This month the Institutional Limited Partners Association published its guidance on continuation funds, and it’s hard to argue that a best practices guide for the fastest growing sub-sector in private markets isn’t a good thing for investors.

The guidance, Continuation funds: Considerations for Limited Partners and General Partners, is ambitious and largely walks a deft line between offering practical guidance for LPs while attempting to not be overly prescriptive. At 14-pages it is longer than the industry body’s guidance on subscription credit lines and even outpaces its initial 2019 guidance on GP-led fund restructurings.

This latest guidance tackles the biggest gripes LPs face when dealing with continuation fund processes: unreasonable timelines by which to decide whether to roll or sell; whether pricing is fair and market tested; and how to think about what GPs should do with any carried interest generated from the process. It provides specific advice on what to ask GPs, on process and timing of such transactions, and terms and documentation.

Legal sources we spoke with agreed that the majority of ILPA’s latest guidance will equip LPs with the tools they need to process continuation fund transactions in their best interest – though some were quick to point out that many of the points in the guidance are already standard market practice.

Underpinning the guidance are two fundamental principles: that continuation fund processes should maximise value for existing LPs; and that LPs who choose to roll over their exposure should be no worse off than if the process hadn’t occurred – in other words, having a true status quo option.

“LPs must be provided the option to participate in the new structure with no change in economic terms i.e., a ‘status quo’ option,” ILPA notes in its guidance. By ‘status quo’, ILPA says this means there should be no increase in the management fee rate; no change in the management fee base; no increase to the carried interest rate, decrease to the hurdle rate or other GP-favourable changes to the distribution waterfall; and that there should be no crystalisation of carry for rolling LPs.

It’s this second point about status quo options that legal experts point out will be tricky to implement.

“Whilst ultimately these are commercial rather than legal matters, these points can be quite difficult to prescribe in the abstract,” Clifford Chance wrote in a note about the guidance this week. ILPA’s guidance around carry crystalisation may pose incentivisation challenges for managers of longer term products, and it also does not distinguish between transactions that happen early in a fund’s life versus at the end of a fixed term, the law firm wrote. As such, continuation fund processes should be considered on a case-by-base basis, it added.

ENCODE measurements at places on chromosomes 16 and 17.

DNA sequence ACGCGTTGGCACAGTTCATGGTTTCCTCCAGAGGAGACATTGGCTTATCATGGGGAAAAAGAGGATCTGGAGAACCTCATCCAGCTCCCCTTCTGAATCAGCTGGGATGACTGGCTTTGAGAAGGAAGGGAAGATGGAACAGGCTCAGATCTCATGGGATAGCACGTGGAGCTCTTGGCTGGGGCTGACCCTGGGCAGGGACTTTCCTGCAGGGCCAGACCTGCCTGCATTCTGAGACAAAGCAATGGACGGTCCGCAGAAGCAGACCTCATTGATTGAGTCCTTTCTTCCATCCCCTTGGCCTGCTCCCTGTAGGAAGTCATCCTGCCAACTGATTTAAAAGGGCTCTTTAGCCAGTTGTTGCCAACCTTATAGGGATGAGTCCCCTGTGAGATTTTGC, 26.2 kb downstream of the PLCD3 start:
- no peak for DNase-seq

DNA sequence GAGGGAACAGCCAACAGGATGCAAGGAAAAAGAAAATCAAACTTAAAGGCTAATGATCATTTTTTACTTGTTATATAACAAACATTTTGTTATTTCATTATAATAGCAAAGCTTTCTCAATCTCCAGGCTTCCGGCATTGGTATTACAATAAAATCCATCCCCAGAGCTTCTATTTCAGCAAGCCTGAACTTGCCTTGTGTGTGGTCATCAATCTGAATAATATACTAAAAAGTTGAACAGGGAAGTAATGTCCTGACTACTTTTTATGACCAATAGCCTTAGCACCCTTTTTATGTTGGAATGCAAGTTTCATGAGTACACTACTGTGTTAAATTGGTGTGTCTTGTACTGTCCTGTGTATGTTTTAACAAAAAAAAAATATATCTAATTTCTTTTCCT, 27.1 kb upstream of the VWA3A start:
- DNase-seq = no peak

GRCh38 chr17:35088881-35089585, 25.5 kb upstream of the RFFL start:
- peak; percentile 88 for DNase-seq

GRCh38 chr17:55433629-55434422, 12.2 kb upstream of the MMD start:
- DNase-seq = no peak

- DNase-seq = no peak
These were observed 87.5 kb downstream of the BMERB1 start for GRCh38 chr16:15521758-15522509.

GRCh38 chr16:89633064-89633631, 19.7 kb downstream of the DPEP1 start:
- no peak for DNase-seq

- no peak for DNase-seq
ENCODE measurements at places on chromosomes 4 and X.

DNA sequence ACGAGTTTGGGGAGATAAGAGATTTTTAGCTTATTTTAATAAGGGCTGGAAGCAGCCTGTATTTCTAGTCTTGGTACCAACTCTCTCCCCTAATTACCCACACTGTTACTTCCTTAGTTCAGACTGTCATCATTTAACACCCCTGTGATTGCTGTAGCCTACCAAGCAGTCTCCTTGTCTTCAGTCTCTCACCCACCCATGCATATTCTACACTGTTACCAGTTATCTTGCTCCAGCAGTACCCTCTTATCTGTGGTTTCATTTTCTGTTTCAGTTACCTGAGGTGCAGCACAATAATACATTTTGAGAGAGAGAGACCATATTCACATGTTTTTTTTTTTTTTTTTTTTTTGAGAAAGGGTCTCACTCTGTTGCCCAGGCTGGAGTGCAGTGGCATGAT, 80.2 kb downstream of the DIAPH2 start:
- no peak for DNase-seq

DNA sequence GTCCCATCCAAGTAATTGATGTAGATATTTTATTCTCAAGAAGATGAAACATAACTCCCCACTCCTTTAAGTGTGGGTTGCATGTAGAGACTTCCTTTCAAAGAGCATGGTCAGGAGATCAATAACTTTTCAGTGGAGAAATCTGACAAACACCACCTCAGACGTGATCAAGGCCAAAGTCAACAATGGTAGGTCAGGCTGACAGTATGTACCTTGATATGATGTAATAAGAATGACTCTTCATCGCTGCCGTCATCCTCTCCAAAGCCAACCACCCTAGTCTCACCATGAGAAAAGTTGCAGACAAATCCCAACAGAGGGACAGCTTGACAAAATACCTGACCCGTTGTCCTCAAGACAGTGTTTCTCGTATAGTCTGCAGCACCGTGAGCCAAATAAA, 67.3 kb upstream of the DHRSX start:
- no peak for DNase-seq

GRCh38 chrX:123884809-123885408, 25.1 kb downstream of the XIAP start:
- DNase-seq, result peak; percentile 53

Further, if there is no carry crystalisation for rolling LPs, this could encourage a situation in which GPs prefer as many LPs as possible sell their exposure, to minimise the number of LPs who roll, Clifford Chance noted.

Also at question is whether ILPA’s guidance treats continuation fund processes as an exit for a particular asset or assets. With IPO markets shut and sales to private equity buyers challenged due to the higher cost of leverage, selling an asset into a continuation fund and providing distributions to LPs that want them, while simultaneously giving LPs the option to re-invest in that asset, can be as true an exit as any, says Gabriel Boghossian, partner at law firm Stephenson Harwood. He adds that ILPA’s guidance on status quo options does not suit all scenarios.

“If it’s a true exit, and you’ve produced an exit that you promised, I don’t necessarily feel that you are duty-bound to offer a historic management fee base [to rolling LPs],” Boghossian says.

A true status quo with no change to fund economics for an LP is impossible to create in a continuation fund process, as we explore in the latest episode of our Second Thoughts podcast. In our view, this bone of contention will require more of the industry’s attention as continuation funds become ingrained as a fourth exit route for private markets GPs.

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